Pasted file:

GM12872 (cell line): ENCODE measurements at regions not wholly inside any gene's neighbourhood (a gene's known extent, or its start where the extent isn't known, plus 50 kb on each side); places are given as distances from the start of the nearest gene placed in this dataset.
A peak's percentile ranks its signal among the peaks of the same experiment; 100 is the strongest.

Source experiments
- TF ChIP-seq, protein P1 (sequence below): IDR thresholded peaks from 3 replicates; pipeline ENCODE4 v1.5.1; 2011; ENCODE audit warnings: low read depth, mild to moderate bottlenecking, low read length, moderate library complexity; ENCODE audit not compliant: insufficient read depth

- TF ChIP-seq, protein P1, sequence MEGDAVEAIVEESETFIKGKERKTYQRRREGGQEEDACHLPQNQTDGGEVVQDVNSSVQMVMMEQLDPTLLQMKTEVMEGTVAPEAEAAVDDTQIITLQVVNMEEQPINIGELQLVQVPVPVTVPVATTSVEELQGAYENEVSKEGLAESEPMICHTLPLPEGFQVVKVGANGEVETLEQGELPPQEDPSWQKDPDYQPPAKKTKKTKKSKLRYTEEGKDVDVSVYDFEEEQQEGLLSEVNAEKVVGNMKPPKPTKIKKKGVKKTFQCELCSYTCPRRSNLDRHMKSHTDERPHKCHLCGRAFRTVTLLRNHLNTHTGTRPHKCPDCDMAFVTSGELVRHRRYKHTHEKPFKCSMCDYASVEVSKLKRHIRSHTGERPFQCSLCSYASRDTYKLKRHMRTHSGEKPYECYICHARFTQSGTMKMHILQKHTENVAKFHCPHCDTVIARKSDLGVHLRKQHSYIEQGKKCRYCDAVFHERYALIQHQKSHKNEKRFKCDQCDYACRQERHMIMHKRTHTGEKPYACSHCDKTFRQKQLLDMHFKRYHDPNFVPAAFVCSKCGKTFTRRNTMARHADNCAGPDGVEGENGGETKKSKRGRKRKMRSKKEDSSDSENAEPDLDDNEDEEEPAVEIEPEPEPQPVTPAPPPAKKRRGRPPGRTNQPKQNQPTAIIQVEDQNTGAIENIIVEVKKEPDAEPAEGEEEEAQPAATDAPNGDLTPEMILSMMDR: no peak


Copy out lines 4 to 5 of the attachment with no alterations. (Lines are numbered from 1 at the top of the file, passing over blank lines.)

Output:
- TF ChIP-seq, protein P1 (sequence below): IDR thresholded peaks from 3 replicates; pipeline ENCODE4 v1.5.1; 2011; ENCODE audit warnings: low read depth, mild to moderate bottlenecking, low read length, moderate library complexity; ENCODE audit not compliant: insufficient read depth

- TF ChIP-seq, protein P1, sequence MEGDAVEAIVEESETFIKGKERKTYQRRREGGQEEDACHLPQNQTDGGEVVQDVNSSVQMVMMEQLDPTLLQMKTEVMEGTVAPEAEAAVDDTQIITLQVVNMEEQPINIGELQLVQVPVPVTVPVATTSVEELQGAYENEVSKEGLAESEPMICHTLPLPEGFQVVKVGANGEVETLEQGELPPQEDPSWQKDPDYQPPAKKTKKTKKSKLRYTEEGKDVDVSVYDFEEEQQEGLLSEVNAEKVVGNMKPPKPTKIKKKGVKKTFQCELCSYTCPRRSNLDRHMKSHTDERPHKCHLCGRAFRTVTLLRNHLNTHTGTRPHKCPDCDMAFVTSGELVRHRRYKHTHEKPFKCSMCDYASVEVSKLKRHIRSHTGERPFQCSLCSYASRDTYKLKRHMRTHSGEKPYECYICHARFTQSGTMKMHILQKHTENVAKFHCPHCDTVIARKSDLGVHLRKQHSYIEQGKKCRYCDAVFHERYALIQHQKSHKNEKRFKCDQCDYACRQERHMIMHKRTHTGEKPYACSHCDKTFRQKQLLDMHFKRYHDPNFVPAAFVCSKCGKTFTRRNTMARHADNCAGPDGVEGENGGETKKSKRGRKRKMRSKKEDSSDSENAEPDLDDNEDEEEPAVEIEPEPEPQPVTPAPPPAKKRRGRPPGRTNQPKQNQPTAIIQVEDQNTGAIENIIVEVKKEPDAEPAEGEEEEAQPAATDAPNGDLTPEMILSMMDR: no peak